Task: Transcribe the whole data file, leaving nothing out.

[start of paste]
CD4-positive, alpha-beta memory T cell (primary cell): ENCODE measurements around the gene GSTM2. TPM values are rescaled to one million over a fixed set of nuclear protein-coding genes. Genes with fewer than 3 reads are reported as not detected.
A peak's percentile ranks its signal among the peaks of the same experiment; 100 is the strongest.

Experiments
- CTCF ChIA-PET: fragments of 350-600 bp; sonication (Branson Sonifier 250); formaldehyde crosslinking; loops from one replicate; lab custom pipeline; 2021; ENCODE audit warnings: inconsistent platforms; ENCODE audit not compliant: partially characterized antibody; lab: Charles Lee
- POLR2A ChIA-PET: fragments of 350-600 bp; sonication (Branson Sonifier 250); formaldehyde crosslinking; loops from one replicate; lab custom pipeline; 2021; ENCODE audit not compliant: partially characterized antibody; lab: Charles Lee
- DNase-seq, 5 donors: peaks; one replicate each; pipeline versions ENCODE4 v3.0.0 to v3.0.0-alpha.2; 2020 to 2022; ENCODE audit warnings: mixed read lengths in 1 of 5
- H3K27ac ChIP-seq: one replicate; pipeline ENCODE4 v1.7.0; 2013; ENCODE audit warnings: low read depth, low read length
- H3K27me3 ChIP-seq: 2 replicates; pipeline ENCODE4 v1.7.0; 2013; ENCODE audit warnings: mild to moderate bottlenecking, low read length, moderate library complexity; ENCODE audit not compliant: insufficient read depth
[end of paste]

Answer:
CD4-positive, alpha-beta memory T cell (primary cell): ENCODE measurements around the gene GSTM2. TPM values are rescaled to one million over a fixed set of nuclear protein-coding genes. Genes with fewer than 3 reads are reported as not detected.
A peak's percentile ranks its signal among the peaks of the same experiment; 100 is the strongest.

Experiments
- CTCF ChIA-PET: fragments of 350-600 bp; sonication (Branson Sonifier 250); formaldehyde crosslinking; loops from one replicate; lab custom pipeline; 2021; ENCODE audit warnings: inconsistent platforms; ENCODE audit not compliant: partially characterized antibody; lab: Charles Lee
- POLR2A ChIA-PET: fragments of 350-600 bp; sonication (Branson Sonifier 250); formaldehyde crosslinking; loops from one replicate; lab custom pipeline; 2021; ENCODE audit not compliant: partially characterized antibody; lab: Charles Lee
- DNase-seq, 5 donors: peaks; one replicate each; pipeline versions ENCODE4 v3.0.0 to v3.0.0-alpha.2; 2020 to 2022; ENCODE audit warnings: mixed read lengths in 1 of 5
- H3K27ac ChIP-seq: one replicate; pipeline ENCODE4 v1.7.0; 2013; ENCODE audit warnings: low read depth, low read length
- H3K27me3 ChIP-seq: 2 replicates; pipeline ENCODE4 v1.7.0; 2013; ENCODE audit warnings: mild to moderate bottlenecking, low read length, moderate library complexity; ENCODE audit not compliant: insufficient read depth